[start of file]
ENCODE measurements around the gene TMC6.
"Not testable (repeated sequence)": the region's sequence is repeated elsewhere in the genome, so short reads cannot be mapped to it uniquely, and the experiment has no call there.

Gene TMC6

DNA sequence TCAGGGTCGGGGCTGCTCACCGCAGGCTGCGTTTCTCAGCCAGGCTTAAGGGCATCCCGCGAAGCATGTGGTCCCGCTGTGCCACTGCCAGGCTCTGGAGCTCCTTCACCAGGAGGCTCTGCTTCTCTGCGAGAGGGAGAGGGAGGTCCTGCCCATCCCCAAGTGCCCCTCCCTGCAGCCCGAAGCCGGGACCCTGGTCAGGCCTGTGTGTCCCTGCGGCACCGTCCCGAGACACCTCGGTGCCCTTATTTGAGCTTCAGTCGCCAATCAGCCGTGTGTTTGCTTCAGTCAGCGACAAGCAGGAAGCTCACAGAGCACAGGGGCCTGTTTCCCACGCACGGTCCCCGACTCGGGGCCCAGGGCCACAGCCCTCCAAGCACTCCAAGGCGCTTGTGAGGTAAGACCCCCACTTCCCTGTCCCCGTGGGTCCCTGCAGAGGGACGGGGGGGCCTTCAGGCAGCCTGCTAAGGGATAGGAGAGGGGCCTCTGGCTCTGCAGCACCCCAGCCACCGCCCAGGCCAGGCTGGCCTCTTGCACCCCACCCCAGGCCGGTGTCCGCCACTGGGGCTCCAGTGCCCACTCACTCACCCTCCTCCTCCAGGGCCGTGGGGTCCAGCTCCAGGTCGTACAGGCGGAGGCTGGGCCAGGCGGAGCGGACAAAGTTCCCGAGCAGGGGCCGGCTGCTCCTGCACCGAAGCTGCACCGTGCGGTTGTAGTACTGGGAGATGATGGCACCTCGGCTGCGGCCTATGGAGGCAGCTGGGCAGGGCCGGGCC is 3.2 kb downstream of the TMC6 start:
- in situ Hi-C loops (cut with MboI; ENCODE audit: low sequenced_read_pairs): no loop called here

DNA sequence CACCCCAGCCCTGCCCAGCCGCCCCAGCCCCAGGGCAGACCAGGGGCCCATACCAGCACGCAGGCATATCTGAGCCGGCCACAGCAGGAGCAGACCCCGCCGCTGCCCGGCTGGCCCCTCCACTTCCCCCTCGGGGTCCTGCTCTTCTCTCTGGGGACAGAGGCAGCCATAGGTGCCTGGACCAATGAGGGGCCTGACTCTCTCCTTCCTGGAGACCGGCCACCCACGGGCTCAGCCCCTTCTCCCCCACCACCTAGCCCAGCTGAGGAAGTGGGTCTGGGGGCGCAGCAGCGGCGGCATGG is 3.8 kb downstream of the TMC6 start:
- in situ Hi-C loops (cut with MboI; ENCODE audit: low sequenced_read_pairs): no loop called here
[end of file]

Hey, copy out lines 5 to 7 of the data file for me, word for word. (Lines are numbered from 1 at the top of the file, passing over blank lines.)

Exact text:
- in situ Hi-C loops (cut with MboI; ENCODE audit: low sequenced_read_pairs): no loop called here

DNA sequence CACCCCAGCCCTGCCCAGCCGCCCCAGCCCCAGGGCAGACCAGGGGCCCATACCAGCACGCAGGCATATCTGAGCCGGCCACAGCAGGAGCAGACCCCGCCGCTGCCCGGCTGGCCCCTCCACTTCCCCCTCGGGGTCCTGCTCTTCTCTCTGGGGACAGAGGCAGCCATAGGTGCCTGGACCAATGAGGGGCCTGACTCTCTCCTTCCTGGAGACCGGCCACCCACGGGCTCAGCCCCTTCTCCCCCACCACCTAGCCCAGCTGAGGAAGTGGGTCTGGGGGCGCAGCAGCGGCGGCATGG is 3.8 kb downstream of the TMC6 start:
- in situ Hi-C loops (cut with MboI; ENCODE audit: low sequenced_read_pairs): no loop called here